Skip to main content

Rose, Billy

ROSE, BILLY

ROSE, BILLY (William Samuel Rosenberg ; 1899–1966), U.S. showman. Rose was born to a poor family in New York. He acquired an unusual mastery of speed at shorthand, which during World War i won him a job with Bernard *Baruch. After the war, Rose decided that songwriting was a lucrative field and, on studying successful lyrics, established that they either romanticized the commonplace or played on ordinary words. His "Ain't Nature Grand" (1920) became a "hit," and three years later, at 24, Rose was earning $100,000 a year as a songwriter. He wrote lyrics for nearly 400 songs, about 50 of which were popular successes. In 1924 he opened a small nightclub and began to pioneer nightclub-style entertainment for people of moderate means. He also owned the Diamond Horseshoe in New York. In 1929 he married Fanny Brice, the Broadway musical star, the first of his five wives. From 1930, Rose produced shows on Broadway, among them Jumbo (1935), Carmen Jones (1943), and Seven Lively Arts (1944). He bought the Ziegfeld Theater (1954) and the National Theater (1958), which was renamed The Billy Rose Theater. Investing in real estate and stocks after World War ii, he became the largest single stockholder in the American Telephone and Telegraph Company. He collected art on a grand scale, and in 1965 donated his sculptures to the *Israel Museum in Jerusalem, including works by Rodin, Jacob Epstein and Daumier, to be housed in the Billy Rose Sculpture Garden. He also donated a collection of paintings that included a Gainsborough, a Reynolds, a Romney and a Turner. His sister, Polly Rose Gottlieb, wrote his biography, The Nine Lives of Billy Rose (1968).

bibliography:

E. Conrad, Billy Rose, Manhattan Primitive (1968).

[Lee Healey]

Cite this article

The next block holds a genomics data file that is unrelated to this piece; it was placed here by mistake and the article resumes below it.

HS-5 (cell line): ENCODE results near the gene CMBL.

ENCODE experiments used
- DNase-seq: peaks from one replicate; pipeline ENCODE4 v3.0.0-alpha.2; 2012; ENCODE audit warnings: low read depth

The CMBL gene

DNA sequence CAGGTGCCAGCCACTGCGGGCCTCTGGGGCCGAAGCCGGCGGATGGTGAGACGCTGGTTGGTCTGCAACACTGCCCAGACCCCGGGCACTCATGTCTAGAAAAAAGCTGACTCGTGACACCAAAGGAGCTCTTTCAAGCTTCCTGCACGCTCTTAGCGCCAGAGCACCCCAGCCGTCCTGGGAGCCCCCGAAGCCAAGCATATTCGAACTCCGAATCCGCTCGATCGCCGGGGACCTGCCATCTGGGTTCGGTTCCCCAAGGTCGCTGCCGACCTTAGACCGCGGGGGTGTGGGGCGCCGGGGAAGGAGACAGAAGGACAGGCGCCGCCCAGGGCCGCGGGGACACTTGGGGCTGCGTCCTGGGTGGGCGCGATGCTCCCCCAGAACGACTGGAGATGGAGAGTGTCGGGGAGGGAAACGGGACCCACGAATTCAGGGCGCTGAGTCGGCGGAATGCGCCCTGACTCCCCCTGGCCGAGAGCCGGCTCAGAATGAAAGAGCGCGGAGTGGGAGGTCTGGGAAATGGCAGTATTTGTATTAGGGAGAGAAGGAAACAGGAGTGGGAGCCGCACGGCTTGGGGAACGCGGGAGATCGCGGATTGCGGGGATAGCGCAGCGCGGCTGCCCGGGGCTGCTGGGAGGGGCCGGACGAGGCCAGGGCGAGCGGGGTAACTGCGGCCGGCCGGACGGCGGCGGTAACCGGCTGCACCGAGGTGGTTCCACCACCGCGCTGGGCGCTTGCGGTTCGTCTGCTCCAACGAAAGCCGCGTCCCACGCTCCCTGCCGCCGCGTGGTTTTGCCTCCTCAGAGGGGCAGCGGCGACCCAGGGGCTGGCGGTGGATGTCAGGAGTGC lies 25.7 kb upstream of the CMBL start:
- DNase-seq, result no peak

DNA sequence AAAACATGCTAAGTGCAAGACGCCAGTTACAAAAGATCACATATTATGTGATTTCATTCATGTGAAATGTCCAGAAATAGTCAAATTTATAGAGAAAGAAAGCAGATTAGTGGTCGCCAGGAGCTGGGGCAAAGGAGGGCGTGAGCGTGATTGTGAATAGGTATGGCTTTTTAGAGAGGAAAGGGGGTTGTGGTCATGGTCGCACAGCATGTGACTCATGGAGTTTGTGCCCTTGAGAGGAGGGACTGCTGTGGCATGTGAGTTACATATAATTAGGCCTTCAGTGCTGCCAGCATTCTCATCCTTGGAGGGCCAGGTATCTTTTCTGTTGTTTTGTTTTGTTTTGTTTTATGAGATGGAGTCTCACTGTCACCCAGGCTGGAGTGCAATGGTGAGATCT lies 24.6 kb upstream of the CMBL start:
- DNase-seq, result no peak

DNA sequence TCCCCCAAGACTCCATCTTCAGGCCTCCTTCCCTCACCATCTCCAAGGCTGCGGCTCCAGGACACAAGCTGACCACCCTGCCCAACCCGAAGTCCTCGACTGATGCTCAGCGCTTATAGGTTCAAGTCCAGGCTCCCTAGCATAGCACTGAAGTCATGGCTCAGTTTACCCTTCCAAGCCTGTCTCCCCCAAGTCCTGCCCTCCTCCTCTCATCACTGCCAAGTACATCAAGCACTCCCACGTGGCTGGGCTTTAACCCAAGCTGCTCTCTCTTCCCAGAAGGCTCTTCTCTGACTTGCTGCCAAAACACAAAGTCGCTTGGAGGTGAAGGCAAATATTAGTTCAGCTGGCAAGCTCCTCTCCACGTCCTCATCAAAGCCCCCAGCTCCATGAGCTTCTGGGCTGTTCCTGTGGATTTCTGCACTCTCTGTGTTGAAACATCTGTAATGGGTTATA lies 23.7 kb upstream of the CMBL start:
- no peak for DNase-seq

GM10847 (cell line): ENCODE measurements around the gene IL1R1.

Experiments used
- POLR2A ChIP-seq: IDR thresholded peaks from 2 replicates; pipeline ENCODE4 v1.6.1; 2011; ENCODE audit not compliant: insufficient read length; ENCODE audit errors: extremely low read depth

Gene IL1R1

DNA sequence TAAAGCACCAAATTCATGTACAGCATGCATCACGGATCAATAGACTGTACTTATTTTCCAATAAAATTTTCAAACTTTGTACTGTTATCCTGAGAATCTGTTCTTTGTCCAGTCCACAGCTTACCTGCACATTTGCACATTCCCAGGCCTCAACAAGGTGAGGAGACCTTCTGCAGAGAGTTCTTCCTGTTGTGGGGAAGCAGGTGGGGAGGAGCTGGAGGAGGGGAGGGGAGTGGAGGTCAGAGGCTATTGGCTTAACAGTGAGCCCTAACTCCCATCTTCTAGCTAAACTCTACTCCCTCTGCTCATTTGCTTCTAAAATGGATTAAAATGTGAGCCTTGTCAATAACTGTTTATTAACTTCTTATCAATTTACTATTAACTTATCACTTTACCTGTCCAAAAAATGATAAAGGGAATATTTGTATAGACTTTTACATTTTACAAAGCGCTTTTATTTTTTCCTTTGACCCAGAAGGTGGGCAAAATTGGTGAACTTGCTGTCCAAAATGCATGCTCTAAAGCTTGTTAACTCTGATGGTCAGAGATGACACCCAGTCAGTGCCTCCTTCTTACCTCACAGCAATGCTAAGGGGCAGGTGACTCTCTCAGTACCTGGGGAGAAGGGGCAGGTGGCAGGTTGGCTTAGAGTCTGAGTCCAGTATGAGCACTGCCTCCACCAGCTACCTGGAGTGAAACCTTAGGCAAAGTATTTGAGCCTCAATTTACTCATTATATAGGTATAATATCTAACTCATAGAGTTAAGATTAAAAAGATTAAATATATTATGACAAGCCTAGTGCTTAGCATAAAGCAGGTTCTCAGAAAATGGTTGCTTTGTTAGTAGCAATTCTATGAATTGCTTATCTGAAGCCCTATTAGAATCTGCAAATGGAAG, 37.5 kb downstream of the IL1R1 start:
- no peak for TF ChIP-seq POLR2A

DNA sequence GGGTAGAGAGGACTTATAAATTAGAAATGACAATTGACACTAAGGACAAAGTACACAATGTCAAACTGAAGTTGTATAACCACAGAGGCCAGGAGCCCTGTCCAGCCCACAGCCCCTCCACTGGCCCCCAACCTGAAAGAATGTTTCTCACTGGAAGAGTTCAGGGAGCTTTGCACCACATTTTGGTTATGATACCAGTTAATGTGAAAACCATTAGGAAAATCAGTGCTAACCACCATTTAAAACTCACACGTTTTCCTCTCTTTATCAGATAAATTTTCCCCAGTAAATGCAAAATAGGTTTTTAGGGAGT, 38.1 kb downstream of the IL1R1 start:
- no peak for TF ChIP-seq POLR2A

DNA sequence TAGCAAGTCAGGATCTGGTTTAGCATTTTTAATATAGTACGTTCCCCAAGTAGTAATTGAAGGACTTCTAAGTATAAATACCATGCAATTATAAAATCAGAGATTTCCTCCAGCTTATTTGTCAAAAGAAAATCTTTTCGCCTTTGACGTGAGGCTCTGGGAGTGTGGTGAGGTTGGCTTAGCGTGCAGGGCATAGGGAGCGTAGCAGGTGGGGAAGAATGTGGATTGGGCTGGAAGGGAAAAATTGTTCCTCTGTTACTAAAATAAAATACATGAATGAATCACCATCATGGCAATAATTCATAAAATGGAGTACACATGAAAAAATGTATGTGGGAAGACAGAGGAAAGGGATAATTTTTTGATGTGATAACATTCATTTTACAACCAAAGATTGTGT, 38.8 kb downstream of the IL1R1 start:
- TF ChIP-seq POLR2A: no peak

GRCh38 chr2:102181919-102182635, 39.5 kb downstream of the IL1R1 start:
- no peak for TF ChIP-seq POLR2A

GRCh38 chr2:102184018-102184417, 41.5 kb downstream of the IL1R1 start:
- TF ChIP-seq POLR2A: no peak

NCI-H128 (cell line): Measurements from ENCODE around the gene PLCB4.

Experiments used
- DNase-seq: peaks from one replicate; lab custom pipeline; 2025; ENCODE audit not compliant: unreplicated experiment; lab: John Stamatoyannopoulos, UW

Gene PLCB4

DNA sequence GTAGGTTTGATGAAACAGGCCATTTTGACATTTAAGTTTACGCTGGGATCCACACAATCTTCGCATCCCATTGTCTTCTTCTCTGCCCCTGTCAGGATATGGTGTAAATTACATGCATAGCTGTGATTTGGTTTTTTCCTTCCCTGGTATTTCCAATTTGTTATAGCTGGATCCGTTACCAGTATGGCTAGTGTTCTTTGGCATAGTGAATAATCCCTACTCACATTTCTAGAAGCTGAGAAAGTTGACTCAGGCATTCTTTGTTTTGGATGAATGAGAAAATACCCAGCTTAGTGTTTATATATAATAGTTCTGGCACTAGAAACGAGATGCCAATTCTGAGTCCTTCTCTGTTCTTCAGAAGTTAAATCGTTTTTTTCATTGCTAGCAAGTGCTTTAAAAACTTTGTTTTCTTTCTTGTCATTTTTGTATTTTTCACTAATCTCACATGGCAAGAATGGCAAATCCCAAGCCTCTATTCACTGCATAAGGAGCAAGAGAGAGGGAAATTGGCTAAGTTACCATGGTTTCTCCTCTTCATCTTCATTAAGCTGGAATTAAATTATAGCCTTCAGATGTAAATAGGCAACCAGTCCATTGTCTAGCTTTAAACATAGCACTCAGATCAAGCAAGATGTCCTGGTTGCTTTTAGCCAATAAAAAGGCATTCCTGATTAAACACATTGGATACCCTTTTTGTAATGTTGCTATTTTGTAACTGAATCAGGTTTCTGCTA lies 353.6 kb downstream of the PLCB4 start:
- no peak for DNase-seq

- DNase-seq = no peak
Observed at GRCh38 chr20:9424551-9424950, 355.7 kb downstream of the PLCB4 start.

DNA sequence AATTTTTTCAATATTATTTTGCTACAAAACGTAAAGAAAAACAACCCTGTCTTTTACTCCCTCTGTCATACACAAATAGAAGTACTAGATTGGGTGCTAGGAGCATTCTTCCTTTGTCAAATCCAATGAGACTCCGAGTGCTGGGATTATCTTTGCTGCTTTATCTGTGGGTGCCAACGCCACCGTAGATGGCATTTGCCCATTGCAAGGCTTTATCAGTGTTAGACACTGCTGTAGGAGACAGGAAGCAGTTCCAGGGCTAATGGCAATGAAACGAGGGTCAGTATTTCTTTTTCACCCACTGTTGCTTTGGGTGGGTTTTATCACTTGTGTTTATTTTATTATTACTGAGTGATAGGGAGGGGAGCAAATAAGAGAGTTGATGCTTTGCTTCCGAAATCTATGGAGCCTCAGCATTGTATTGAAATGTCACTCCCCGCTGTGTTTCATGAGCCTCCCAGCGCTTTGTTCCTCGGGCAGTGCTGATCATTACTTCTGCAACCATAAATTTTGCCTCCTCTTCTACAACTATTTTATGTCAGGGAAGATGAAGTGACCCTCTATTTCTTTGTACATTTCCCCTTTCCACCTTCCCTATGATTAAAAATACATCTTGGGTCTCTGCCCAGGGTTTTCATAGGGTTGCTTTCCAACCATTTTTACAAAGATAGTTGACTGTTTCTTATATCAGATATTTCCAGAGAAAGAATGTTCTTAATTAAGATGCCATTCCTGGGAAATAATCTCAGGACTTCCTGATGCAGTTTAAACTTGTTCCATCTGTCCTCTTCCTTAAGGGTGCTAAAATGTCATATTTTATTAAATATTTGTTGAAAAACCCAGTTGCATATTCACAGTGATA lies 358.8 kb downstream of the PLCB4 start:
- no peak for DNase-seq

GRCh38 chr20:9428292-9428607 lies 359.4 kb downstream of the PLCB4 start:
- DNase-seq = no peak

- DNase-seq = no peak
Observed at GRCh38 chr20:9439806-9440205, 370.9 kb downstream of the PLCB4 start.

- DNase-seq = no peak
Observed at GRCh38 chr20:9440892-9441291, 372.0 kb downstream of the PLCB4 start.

Pick a style below, and copy the text for your bibliography.

  • MLA
  • Chicago
  • APA

"Rose, Billy." Encyclopaedia Judaica. . Encyclopedia.com. 13 Dec. 2018 <https://www.encyclopedia.com>.

"Rose, Billy." Encyclopaedia Judaica. . Encyclopedia.com. (December 13, 2018). https://www.encyclopedia.com/religion/encyclopedias-almanacs-transcripts-and-maps/rose-billy

"Rose, Billy." Encyclopaedia Judaica. . Retrieved December 13, 2018 from Encyclopedia.com: https://www.encyclopedia.com/religion/encyclopedias-almanacs-transcripts-and-maps/rose-billy

Learn more about citation styles

Citation styles

Encyclopedia.com gives you the ability to cite reference entries and articles according to common styles from the Modern Language Association (MLA), The Chicago Manual of Style, and the American Psychological Association (APA).

Within the “Cite this article” tool, pick a style to see how all available information looks when formatted according to that style. Then, copy and paste the text into your bibliography or works cited list.

Because each style has its own formatting nuances that evolve over time and not all information is available for every reference entry or article, Encyclopedia.com cannot guarantee each citation it generates. Therefore, it’s best to use Encyclopedia.com citations as a starting point before checking the style against your school or publication’s requirements and the most-recent information available at these sites:

Modern Language Association

http://www.mla.org/style

The Chicago Manual of Style

http://www.chicagomanualofstyle.org/tools_citationguide.html

American Psychological Association

http://apastyle.apa.org/

Notes:
  • Most online reference entries and articles do not have page numbers. Therefore, that information is unavailable for most Encyclopedia.com content. However, the date of retrieval is often important. Refer to each style’s convention regarding the best way to format page numbers and retrieval dates.
  • In addition to the MLA, Chicago, and APA styles, your school, university, publication, or institution may have its own requirements for citations. Therefore, be sure to refer to those guidelines when editing your bibliography or works cited list.